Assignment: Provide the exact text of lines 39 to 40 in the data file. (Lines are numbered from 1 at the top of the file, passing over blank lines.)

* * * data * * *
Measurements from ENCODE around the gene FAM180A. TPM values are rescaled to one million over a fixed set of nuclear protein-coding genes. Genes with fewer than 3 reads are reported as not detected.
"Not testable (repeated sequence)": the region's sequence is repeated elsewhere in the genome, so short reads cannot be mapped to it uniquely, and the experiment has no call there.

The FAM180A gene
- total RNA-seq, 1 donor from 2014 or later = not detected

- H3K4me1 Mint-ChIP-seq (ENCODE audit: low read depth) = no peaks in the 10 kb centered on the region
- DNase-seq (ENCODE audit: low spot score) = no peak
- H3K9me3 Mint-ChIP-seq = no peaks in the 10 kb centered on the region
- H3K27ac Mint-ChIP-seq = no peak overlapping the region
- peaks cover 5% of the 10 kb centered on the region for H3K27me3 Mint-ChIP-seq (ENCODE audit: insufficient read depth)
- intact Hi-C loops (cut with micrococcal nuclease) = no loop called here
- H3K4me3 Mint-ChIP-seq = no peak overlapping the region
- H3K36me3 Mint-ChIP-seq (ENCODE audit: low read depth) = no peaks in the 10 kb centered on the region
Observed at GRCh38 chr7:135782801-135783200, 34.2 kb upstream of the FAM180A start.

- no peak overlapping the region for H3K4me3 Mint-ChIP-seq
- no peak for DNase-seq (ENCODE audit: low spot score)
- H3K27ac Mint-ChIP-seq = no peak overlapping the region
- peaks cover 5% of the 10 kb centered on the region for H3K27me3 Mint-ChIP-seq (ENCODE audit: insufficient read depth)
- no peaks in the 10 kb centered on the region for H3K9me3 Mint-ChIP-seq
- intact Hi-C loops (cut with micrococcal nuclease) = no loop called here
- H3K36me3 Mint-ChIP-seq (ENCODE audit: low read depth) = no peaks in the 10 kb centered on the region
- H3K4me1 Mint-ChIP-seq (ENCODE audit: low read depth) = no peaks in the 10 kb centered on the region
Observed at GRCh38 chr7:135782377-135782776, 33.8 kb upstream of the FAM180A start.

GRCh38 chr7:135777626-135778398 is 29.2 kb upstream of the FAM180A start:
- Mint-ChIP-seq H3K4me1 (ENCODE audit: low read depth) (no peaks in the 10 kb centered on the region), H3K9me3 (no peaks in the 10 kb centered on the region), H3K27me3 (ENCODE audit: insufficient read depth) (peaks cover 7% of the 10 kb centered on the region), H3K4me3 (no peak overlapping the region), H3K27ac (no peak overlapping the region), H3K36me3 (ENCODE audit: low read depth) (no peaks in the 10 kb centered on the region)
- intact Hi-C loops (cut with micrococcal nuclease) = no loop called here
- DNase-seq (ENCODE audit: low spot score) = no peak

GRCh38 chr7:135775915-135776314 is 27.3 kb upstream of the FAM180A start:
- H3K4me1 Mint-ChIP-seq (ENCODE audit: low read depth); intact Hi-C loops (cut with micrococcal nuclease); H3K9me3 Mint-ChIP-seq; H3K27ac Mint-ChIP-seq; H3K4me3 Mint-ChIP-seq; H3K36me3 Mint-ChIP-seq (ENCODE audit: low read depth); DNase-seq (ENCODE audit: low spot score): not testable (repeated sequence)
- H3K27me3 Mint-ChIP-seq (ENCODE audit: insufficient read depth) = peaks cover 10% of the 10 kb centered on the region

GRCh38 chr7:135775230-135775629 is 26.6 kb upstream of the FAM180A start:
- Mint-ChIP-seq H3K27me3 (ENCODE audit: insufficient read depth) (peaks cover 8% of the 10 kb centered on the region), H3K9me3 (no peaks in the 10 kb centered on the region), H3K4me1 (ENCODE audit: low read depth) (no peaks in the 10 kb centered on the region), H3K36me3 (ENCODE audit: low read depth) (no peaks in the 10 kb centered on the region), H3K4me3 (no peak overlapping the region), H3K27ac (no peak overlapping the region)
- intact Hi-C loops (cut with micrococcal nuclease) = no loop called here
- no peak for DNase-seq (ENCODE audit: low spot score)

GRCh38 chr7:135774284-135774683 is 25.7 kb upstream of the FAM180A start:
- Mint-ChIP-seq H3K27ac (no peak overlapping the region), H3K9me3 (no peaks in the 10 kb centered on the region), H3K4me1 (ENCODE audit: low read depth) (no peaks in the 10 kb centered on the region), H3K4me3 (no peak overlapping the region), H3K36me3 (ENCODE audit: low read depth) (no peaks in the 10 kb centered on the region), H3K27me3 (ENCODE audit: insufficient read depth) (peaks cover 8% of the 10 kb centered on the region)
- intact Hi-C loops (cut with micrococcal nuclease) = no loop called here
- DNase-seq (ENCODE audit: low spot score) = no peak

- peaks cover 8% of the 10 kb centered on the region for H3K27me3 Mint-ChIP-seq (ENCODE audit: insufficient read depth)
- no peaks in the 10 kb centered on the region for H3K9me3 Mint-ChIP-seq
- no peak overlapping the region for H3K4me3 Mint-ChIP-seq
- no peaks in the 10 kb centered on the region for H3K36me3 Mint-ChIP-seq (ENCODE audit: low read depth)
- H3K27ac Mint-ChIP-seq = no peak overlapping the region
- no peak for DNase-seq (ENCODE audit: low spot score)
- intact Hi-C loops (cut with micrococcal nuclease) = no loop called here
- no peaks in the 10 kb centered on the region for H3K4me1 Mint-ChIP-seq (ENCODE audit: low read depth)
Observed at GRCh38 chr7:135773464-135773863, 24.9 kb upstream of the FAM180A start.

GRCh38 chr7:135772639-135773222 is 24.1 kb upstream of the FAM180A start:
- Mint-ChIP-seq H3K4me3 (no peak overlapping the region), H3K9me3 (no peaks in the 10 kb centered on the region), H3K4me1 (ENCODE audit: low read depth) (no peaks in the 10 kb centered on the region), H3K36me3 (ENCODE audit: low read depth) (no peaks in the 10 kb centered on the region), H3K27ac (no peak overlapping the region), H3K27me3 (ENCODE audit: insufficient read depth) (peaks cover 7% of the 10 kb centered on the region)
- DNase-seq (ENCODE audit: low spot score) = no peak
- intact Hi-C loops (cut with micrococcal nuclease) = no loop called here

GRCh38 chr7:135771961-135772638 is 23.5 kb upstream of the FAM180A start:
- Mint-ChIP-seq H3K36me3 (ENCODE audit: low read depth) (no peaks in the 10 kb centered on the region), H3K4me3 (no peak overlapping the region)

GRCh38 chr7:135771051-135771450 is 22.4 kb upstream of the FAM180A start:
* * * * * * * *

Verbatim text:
- no peaks in the 10 kb centered on the region for H3K9me3 Mint-ChIP-seq
- no peak overlapping the region for H3K4me3 Mint-ChIP-seq